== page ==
If art galleries represent the high-culture end of commerce, then the low-culture version would be the classic American 99-cent store, where you find everything from shoelaces to glow-worms to oversize Hershey Bars. Tonight the bastard child of both store types opens in Miami’s Design District: the Deitch/Paper art store, featuring 1,600-plus items created by artists. The concept came from Paper magazine co-founder Kim Hastreiter, an inveterate collector of everything from Sol Lewitt dishes to Jeff Koons skateboards. “I wanted to do something for Art Basel/Miami Beach, but not just another party,” says Ms Hastreiter, whose art-school mentor was John Baldessari. “Artists have always made products but lately it’s out of control. I’m a shopping fiend for those products—that stuff has become like my pension plan—and I’ve also always loved 99-cent stores. So I proposed the idea of doing one with artist products to Jeffrey [Deitch].”
Mr Deitch agreed to underwrite the space and Ms Hastreiter started assembling products, including Lisa Yuskavage shower curtains , a Kiki Smith lamb (as opposed to piggy) bank, Barbara Kruger pillows, Assume Astro Vivid Focus-designed Le Sportsac purses, Andy Warhol soap, Baldessari’s silk scarves and Marilyn Minter beach towels. “I wanted to get really campy things, too, like the Robert Indiana floor mat and Jackson Pollock ties,” say Hastreiter, who says her favourite pieces include a spoof of the cancer-awareness LiveStrong yellow bracelets by New York artist duo Andrew Andrew, whose version of the bracelet is gold-coloured and features Cartier’s intertwined-C logo. Of course, the objects won’t all be priced equally. Last night, Ms Hastreiter was wavering over whether to sell a Tobias Long hash-pipe screen at 99 cents or $1.99. But the highest priced “item” is a four-story, six-bedroom, seven-bathroom townhouse in the Aqua development, which will be completely customised by artists at a price of something between $6,666,666 and $9,999,999.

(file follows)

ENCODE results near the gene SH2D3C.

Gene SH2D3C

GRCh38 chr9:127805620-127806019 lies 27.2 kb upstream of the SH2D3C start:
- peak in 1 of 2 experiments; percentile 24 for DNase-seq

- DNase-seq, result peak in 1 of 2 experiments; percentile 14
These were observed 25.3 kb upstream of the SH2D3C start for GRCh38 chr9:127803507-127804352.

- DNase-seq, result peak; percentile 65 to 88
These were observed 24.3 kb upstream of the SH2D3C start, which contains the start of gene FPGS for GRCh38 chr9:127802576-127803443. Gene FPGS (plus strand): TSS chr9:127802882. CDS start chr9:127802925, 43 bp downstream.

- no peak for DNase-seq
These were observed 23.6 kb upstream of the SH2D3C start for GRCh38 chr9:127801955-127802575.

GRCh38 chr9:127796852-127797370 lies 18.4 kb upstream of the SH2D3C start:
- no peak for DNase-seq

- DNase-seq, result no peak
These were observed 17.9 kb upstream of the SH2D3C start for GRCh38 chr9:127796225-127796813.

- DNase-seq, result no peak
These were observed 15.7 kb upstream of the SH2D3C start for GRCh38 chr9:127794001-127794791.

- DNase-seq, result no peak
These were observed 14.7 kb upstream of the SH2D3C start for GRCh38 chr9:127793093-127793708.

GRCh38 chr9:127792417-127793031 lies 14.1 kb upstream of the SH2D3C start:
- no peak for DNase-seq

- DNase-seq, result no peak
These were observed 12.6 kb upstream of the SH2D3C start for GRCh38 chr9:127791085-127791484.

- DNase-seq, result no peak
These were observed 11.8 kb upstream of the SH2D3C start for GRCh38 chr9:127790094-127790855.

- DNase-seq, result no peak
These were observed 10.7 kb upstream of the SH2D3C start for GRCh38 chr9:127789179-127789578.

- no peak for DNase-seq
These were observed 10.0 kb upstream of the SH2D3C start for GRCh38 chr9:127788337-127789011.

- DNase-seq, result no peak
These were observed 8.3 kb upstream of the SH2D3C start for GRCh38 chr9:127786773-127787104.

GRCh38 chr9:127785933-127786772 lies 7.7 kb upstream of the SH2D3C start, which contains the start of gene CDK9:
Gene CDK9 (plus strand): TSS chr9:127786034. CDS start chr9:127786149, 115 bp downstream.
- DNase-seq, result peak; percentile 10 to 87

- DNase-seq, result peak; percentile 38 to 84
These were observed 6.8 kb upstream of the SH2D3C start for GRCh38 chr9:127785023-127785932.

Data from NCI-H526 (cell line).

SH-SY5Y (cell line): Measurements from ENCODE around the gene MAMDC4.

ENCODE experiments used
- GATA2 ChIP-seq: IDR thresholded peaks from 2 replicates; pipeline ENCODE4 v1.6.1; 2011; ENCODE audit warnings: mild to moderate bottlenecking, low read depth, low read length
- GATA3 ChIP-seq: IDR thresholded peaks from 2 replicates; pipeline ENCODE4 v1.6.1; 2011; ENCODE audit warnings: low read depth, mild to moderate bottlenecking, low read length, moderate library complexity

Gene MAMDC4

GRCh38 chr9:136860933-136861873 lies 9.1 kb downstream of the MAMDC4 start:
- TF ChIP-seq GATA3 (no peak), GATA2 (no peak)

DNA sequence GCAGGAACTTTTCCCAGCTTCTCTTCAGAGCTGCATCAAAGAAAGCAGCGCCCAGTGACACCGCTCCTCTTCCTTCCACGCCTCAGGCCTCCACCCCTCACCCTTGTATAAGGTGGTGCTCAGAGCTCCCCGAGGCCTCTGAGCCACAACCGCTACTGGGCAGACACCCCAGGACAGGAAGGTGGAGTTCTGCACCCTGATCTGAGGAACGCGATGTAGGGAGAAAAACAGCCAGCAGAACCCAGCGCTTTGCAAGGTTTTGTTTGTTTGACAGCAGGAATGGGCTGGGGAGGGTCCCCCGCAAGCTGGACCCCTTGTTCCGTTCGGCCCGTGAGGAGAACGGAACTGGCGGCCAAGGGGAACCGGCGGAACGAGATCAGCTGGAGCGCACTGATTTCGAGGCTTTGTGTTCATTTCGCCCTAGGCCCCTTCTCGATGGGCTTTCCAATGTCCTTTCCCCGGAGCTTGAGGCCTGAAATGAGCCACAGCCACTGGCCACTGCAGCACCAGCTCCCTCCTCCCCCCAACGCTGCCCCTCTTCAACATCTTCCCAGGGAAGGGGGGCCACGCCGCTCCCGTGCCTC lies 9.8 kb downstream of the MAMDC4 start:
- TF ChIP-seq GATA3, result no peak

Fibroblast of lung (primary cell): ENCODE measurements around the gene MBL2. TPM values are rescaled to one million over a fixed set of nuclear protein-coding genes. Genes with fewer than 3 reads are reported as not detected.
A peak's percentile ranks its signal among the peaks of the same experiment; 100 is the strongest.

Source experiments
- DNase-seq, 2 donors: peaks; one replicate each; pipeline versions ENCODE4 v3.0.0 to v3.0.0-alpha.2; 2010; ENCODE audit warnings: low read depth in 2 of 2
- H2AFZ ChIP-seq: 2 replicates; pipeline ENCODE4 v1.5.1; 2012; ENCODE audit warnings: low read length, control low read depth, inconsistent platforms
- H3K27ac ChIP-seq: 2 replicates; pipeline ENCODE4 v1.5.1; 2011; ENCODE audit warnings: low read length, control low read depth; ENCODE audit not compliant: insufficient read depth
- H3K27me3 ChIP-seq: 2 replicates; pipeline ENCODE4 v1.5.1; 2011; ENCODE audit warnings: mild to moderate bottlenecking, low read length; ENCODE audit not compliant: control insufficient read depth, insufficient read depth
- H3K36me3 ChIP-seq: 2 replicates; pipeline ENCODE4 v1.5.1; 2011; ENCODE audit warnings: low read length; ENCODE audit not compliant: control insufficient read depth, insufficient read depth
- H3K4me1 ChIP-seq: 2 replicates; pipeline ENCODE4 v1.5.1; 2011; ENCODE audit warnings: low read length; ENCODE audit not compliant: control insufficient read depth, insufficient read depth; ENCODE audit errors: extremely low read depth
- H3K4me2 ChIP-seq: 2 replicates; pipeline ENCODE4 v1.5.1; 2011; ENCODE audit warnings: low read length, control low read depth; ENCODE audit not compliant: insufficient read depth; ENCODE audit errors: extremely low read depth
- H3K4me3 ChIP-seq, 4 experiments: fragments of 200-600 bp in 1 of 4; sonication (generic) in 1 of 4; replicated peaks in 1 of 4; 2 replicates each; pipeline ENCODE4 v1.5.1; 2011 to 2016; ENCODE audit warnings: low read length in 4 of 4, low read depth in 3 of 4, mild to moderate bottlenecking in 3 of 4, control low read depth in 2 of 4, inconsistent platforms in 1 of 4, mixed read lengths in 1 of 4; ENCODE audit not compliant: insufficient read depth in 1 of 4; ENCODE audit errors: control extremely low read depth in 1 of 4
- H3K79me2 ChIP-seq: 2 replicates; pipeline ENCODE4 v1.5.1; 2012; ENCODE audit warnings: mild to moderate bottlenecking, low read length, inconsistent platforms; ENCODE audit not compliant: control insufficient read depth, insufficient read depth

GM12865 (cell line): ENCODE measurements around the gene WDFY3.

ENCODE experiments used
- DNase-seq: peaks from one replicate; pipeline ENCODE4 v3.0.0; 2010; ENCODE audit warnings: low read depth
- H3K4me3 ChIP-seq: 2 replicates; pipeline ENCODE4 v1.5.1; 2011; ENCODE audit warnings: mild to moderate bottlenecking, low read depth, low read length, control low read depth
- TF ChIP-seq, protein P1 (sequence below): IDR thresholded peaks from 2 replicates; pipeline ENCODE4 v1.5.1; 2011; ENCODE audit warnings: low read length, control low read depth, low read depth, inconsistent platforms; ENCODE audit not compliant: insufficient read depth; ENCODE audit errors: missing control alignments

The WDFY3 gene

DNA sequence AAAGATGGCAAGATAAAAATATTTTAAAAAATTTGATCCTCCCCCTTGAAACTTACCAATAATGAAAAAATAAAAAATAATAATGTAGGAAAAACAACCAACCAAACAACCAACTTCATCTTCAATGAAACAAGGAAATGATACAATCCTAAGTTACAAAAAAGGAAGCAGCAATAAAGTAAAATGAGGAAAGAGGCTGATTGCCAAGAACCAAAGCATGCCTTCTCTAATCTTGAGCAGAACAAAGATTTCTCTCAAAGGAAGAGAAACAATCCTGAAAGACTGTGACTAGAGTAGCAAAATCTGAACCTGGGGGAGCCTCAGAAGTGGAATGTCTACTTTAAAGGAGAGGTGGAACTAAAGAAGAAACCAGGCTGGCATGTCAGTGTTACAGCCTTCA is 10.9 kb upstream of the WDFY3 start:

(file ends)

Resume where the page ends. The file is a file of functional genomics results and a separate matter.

As a financial venture, the Deitch/Paper store is hardly promising for Ms Hastreiter despite her Herculean efforts. “It’s all consigned by the artists, so no one makes any money except them,” she explained, while sprinting around the space last night to finish pricing the pieces. “And I’m a magazine editor, so I have to figure out how to even run a store. We have cash registers but no idea how to use them.” Somehow, that seems appropriate.
The Buick Building, 3841 Northeast Second Avenue, Miami. Opening tonight, 8pm-midnight; Friday 8-Sunday 10 December, 11am-6pm